Jenna Ortega stars in the new hit series as a more modern Wednesday Addams but does the show live up to the fantastic reviews?
Wednesday Addams was a childhood memory and beloved character for many people born in the 1980s and 1990s. The Addams Family was released in 1991, and Addams Family Value was released in 1993. Since then, there have been many more adaptations of this morbid family in animation or TV show format. The latest transformation has been the Netflix series starring Jenna Ortega, best known for her roles in Scream 5, You, and Stuck in the Middle. In the series, Wednesday, played by Christina Rici, was twelve and thirteen years of age. However, she seemed like a grown-up with her intelligence, sarcasm, and I don’t care attitude. These are attributes that both Christini Rici and Jenna Ortega portray beautifully.
One can also see Wednesday’s love for her family and those she holds dear in the TV series directed by Tim Burton. Although the character denies caring for anyone, Ortega portrays her growth throughout the eight episodes of season one amazingly. When I saw Wednesday hugging Enid at the end after nearly a whole season of rejecting her roommate’s hugs, it brought tears to my eyes. Ortega also learned many skills for this role, including how to play the cello and how to fence.
This TV show shows a slightly older teenager, Wednesday, who has gone through eight schools in her short lifetime. Five minutes into the first episode, she drops piranhas into a pool full of teenage boys because they bullied her brother, Pugsley. This act causes her to be transferred to Nevermore Academy, a school full of outcasts. The main four groups of outcasts are werewolves, vampires, sirens, and gorgons. When told that one of the boy’s families would have filed attempted murder charges, she responded in typical Wednesday fashion:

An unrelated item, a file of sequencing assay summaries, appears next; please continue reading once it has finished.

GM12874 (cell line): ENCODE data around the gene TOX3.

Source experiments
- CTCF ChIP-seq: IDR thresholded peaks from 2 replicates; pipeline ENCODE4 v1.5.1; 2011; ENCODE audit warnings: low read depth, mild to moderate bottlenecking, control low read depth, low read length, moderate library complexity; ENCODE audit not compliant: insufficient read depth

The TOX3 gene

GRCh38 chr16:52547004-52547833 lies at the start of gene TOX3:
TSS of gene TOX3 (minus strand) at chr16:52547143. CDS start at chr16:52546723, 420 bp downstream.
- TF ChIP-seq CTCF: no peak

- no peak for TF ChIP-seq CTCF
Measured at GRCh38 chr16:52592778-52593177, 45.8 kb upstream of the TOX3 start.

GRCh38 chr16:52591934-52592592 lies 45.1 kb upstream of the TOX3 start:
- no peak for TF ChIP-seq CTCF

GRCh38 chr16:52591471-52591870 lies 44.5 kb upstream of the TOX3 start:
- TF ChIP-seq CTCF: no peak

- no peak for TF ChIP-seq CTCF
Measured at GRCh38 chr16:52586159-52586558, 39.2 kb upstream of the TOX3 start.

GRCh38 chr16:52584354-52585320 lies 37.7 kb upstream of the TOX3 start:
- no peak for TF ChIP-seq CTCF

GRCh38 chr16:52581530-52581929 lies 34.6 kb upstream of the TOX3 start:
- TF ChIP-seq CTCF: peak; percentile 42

“Terrible, they would all know that I failed to get the job done”Episode 1 Season 1 Wednesday/Netflix
Against her wishes, she begins to like being at Nevermore after being hunted, haunted, and a target of attempted murder. The main plot of this series shows how Wednesday grows as a person from the beginning to the end of season one. She grows in compassion throughout the season. We see her genuinely smile when Uncle Fester appears on screen, and we also see her heartache when Thing, her companion from the very beginning, nearly dies in front of her and our very eyes. These emotions starkly contrast with the stoic Wednesday we have seen throughout the rest of the season.
The Love Triangle
I adore many elements of this show, from the set design to the costumes, from the acting to the storyline. However, there is one aspect of this show that I dislike. Wednesday is about someone who thrives alone, and this strikes me as a show meant to show how a woman can do anything without a man. However, Wednesday soon finds herself amid an odd love triangle. Xavier, the tortured artist, follows her around like a lost puppy, obsessed while she battles her emotions for the ordinary barista working in the local town. This love triangle is unrealistic for a girl like Wednesday, who would not waste her time with petty emotions such as love and jealousy.
The Iconic Dance Scene
Jenna Ortega blew us all away with the dance scene. She choreographed the sequence herself and mentioned in an interview that she was extremely insecure about it, but she did a fantastic job capturing the energy of Wednesday through dance. To achieve this iconic dance scene, she mixed goth dance moves with a little Fosse and a tiny bit of the original 1960s TV show Wednesday. Videos are going viral on TikTok when people dress up like the character and copy her dance moves to Lady Gaga’s hit song Bloody Mary.
In conclusion, the show Wednesday is nothing short of iconic. Apart from the love triangle, this show is incredible. Jenna Ortega did the role of Wednesday justice, and she will hopefully continue to do so in season two! I highly recommend this show to anyone, and it does not matter if you have watched or have not watched the Addams Family movies before; it hits just the same!